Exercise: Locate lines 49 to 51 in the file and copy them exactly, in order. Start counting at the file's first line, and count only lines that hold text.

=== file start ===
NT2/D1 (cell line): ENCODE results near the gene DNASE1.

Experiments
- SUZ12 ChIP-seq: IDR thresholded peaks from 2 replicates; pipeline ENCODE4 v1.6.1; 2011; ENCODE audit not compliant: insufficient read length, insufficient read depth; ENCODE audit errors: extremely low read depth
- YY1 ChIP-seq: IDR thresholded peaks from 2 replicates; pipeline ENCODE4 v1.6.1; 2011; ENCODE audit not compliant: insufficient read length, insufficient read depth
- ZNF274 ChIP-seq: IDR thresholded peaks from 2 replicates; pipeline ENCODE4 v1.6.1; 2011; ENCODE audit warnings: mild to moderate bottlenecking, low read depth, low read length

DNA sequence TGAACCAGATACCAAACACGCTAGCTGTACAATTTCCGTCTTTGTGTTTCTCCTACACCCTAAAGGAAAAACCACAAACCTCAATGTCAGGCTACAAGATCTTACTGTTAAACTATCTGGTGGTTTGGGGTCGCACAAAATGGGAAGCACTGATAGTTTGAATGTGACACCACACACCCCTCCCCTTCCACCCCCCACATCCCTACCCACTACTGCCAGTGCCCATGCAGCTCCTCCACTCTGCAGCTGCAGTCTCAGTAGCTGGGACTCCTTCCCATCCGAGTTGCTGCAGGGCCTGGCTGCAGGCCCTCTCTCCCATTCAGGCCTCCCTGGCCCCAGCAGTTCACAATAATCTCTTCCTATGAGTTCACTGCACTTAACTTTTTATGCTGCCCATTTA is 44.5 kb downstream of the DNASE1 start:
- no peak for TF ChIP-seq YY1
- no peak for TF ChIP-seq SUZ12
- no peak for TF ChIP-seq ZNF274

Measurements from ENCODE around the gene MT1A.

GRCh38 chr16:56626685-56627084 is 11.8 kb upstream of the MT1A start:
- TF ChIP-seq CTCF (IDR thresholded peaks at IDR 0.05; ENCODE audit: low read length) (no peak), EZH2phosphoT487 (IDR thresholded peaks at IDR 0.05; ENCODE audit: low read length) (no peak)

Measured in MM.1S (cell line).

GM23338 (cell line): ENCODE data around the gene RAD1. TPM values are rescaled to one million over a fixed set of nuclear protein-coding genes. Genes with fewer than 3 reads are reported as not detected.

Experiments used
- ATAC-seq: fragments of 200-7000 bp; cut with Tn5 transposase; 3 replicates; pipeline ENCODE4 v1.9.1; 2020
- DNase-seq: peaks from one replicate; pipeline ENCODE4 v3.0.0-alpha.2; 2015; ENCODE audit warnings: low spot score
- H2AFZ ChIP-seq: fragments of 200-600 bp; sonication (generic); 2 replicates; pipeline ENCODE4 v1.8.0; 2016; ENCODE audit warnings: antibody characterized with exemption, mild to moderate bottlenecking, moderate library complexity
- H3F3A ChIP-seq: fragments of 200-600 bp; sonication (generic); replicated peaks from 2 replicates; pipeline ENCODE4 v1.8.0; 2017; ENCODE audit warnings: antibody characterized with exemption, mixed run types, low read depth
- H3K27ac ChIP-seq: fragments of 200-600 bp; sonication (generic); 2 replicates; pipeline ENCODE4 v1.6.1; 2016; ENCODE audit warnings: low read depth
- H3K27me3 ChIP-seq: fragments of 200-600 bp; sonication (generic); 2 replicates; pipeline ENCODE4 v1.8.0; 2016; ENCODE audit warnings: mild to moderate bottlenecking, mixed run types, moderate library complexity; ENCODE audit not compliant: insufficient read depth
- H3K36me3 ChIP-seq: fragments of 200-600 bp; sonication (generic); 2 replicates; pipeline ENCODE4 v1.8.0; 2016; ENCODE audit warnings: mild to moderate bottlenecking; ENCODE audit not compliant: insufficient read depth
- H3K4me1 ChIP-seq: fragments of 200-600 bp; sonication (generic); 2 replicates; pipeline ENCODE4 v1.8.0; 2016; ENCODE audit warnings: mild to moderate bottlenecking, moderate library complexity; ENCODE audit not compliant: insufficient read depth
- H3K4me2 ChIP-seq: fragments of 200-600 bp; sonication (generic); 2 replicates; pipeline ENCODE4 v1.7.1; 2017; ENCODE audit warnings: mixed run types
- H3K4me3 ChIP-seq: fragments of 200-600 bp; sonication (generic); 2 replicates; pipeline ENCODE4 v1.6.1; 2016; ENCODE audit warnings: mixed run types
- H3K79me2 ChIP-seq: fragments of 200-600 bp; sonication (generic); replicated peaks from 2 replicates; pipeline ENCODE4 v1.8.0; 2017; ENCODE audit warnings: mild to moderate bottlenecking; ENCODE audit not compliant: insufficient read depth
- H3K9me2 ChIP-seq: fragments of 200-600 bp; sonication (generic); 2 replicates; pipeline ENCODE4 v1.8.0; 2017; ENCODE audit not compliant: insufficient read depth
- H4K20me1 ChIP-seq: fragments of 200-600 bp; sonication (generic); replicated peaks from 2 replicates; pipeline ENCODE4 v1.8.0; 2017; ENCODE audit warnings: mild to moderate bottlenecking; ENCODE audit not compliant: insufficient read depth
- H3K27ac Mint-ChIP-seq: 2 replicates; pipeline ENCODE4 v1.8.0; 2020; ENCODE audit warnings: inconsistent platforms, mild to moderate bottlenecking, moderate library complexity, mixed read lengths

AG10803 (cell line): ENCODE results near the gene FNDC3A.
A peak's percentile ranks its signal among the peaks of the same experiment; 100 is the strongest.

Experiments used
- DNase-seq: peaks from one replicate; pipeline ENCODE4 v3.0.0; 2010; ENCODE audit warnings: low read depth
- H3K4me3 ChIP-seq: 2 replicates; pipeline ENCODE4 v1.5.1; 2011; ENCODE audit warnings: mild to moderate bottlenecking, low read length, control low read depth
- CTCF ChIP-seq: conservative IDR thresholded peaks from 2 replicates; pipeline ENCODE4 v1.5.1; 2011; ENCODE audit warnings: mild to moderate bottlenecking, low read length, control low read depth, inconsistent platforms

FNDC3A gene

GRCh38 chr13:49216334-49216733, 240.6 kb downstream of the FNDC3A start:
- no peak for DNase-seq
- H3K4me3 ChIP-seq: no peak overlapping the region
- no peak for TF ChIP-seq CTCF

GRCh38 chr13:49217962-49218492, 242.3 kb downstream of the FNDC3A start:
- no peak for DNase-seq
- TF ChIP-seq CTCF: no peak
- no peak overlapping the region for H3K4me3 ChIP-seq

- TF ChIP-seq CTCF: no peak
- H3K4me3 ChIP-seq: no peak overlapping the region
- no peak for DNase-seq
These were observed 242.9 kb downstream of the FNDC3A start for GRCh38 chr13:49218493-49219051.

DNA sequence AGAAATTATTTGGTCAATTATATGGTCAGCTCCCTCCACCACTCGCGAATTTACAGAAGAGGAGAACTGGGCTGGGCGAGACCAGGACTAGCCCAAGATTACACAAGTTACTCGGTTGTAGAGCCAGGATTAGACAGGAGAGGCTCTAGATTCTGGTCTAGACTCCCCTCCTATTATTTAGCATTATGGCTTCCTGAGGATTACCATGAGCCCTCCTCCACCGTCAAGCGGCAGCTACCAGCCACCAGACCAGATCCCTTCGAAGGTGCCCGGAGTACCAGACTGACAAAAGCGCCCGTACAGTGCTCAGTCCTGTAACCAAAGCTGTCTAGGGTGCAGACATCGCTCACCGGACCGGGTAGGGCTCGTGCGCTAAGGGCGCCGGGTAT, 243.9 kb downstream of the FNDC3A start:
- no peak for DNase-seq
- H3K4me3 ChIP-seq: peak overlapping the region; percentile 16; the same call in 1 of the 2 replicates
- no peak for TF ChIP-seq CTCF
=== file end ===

DNA sequence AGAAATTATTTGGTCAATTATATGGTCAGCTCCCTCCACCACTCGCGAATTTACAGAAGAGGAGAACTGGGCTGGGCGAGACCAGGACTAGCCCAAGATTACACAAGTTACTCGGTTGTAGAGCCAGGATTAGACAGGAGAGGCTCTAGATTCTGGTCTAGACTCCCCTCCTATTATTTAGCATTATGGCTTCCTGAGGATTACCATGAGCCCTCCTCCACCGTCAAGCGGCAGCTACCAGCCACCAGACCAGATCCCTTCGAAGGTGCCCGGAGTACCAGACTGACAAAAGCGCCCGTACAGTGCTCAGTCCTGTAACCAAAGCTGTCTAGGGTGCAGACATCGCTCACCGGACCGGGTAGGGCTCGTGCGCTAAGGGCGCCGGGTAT, 243.9 kb downstream of the FNDC3A start:
- no peak for DNase-seq
- H3K4me3 ChIP-seq: peak overlapping the region; percentile 16; the same call in 1 of the 2 replicates